Monday, December 10, 2012

Final post for 2012

With the annual leave season starting in earnest over the next couple of weeks and many advisers taking either extended leave or alternatively taking the opportunity to catch up on things not progressed during the calendar year, last week’s post will be the final one until early 2013.

Similarly, the Twitter and Linkedin postings will also take a hiatus until the New Year as from today.

Thank you to all of those advisers who have read, and particularly those that have taken the time to provide feedback in relation to, the various posts.

Additional thanks also to those who have purchased (via donation) the various versions of ‘Inside Stories’ – the consolidated book of posts.  An updated version of this book, containing all posts over the last 3 years should be available in the new year.

Very best wishes for Christmas and the New Year period.

Monday, December 3, 2012

Single v multiple testamentary trusts: The ‘hybrid’ approach

Recent posts have looked at various aspects of the debate in an estate planning context of whether a single or multiple testamentary discretionary trust (TDT) will provide the best outcome.

As highlighted in those posts, there are a myriad of issues that should be taken into account and often the approach that best suits the client may change over time.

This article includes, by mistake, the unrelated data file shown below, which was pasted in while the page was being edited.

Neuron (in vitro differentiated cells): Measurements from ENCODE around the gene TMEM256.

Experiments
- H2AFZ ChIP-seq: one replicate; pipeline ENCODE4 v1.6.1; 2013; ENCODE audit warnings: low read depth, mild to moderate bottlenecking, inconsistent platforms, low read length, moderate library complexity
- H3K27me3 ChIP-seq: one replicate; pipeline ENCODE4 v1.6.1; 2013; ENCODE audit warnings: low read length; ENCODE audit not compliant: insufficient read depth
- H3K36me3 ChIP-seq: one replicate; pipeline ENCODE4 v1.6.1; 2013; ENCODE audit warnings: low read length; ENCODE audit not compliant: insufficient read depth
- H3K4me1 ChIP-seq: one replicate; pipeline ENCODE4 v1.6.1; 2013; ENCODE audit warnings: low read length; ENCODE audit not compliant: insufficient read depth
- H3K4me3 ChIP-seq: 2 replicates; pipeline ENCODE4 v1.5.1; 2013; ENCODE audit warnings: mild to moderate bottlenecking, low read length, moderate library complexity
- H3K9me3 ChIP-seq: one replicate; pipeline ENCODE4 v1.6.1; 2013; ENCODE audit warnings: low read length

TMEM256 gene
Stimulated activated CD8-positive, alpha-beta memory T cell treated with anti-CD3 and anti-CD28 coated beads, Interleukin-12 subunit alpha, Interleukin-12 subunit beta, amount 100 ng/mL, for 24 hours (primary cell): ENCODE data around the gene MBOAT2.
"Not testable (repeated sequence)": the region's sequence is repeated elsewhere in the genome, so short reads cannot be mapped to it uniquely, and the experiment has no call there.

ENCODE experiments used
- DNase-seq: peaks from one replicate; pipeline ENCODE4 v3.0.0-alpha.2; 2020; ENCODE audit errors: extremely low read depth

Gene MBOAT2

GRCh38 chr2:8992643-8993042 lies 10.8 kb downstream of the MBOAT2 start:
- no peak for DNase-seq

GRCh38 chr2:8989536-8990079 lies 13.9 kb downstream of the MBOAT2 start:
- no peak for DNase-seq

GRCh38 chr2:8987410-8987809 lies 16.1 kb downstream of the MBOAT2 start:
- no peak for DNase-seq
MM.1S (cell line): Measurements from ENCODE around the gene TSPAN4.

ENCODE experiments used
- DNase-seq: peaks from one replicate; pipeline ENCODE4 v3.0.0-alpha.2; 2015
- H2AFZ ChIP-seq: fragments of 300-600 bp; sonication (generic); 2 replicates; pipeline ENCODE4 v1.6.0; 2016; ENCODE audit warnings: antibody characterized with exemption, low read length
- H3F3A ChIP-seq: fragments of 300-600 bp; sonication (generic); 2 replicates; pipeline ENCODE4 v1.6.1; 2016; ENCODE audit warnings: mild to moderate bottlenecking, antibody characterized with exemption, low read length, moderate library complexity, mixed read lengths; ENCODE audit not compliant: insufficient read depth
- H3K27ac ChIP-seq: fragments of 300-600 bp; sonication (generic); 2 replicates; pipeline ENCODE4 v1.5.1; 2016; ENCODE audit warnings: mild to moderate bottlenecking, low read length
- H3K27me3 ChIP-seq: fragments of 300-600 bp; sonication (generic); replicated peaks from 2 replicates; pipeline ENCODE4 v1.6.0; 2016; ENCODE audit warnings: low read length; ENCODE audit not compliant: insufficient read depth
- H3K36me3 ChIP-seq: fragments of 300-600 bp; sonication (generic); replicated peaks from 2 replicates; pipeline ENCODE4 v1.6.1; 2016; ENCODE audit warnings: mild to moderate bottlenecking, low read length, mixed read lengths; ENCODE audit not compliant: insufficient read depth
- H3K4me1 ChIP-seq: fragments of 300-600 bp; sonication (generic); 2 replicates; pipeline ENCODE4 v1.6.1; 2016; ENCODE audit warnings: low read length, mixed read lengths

One mechanism that we have seen used with increasing regularity is a ‘hybrid’ approach.  Under this model, elements of both the single and multiple testamentary trust solutions are combined.

For example:

1              a set percentage (or certain assets) are distributed to a TDT which includes all lineal descendents as potential beneficiaries (i.e. the ‘head’ trust);

2              the control of this ‘head’ trust is jointly shared amongst various family members and any nominated independent trustees;

3              a separate TDT is also established for each child and their respective lineal descendents;

4              a separate percentage share of the estate, or discreet assets, are then gifted to each of these ‘sub’ TDTs; and

5              normally each child would control (perhaps jointly with a co-trustee) ‘their’ TDT.  Each child would also have the ability to independently regulate succession of control for their trust.

As in any estate planning exercise the appropriateness of the hybrid approach will depend on a range of issues including the exact objectives of the client, the overall family dynamics and the nature and value of the wealth involved.

Until next week.